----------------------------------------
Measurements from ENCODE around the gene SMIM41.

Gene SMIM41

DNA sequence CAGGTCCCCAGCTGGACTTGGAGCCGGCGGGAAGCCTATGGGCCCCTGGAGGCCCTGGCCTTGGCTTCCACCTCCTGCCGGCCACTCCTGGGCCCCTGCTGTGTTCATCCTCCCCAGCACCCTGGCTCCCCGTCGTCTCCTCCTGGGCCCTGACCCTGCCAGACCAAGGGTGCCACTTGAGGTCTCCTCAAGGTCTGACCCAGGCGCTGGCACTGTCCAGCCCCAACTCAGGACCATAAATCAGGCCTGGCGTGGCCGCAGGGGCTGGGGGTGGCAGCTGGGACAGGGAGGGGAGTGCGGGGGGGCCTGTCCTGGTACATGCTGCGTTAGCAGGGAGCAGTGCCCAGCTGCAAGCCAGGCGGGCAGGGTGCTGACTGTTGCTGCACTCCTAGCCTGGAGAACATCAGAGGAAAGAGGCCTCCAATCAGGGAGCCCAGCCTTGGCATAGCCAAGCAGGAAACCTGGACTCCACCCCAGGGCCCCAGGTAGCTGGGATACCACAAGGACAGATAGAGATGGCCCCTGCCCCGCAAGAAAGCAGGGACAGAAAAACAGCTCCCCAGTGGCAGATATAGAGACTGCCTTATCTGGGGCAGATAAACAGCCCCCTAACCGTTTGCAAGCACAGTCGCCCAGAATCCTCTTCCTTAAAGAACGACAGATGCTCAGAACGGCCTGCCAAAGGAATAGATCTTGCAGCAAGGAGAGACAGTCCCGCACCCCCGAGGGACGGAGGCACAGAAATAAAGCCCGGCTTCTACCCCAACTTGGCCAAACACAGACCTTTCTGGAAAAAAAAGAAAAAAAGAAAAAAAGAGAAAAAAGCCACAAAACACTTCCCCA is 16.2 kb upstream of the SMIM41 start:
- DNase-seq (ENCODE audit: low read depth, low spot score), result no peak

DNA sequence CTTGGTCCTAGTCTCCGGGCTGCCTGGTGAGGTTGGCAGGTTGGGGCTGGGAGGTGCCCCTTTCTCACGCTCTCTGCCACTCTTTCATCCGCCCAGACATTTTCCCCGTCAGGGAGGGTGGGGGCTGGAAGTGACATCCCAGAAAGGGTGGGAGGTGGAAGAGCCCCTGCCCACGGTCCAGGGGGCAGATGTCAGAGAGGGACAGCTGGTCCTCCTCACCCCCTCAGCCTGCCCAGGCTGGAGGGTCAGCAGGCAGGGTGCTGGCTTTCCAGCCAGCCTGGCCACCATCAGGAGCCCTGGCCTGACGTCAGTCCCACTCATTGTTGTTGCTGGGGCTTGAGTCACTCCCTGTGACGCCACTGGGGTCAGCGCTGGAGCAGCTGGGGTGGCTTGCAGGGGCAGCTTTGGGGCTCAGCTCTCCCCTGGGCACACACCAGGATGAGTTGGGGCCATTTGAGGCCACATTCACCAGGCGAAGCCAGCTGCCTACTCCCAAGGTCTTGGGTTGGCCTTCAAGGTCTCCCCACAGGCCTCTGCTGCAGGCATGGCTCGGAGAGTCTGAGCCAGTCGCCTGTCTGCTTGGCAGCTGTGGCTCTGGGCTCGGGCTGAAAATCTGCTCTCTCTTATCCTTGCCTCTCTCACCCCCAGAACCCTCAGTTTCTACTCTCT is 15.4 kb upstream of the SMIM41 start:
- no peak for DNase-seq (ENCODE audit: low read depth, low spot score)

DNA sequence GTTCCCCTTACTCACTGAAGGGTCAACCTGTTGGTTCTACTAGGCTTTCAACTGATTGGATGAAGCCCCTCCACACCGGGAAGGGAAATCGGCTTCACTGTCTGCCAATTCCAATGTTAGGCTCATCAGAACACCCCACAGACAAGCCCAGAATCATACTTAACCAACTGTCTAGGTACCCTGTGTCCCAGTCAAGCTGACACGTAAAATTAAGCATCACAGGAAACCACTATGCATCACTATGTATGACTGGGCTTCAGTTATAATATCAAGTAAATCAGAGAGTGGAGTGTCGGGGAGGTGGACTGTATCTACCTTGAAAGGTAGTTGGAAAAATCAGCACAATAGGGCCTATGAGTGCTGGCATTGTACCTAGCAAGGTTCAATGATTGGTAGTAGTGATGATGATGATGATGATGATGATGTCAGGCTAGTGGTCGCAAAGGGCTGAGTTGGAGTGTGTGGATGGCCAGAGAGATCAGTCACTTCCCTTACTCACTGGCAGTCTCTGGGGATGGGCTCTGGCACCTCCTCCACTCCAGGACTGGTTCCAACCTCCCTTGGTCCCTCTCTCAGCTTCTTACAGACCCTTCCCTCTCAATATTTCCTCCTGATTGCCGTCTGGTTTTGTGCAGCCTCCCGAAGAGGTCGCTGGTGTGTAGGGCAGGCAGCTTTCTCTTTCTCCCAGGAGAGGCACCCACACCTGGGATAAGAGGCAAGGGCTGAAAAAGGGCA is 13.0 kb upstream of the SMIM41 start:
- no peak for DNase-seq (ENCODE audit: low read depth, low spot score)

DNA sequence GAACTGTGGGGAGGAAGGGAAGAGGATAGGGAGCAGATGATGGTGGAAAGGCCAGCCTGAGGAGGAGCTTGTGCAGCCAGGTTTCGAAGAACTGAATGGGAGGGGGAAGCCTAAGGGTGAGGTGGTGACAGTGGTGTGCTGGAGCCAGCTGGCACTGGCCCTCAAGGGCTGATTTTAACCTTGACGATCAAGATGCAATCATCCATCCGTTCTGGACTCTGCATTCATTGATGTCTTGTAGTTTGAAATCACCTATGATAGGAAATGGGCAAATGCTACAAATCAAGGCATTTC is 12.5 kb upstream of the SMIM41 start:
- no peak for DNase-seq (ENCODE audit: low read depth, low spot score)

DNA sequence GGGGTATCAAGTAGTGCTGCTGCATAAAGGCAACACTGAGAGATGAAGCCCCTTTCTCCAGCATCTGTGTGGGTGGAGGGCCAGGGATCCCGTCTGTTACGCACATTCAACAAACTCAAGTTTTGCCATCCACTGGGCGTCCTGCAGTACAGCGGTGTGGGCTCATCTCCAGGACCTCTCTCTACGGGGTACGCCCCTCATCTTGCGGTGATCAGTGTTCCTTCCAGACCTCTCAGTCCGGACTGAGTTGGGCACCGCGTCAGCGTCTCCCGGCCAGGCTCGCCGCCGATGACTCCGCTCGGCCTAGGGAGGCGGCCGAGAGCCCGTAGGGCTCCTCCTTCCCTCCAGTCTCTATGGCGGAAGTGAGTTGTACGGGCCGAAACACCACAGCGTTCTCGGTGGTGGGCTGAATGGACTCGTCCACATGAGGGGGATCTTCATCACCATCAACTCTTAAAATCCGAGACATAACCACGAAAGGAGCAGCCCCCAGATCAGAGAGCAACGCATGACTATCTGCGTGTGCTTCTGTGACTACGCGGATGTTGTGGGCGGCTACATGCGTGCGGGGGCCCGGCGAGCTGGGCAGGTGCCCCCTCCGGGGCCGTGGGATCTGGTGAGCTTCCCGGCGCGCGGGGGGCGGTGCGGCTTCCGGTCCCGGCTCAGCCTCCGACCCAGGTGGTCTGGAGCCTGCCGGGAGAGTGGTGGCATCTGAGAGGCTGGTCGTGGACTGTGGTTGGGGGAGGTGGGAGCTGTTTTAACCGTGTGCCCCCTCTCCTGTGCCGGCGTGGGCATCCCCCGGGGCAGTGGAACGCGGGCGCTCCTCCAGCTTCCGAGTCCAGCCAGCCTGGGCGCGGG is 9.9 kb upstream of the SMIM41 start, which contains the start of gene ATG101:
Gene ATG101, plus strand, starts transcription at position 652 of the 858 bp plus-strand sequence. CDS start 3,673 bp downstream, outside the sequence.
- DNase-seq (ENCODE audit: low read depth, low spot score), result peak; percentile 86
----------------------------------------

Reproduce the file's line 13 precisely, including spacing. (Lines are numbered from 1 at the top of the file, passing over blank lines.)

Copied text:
- DNase-seq (ENCODE audit: low read depth, low spot score), result peak; percentile 86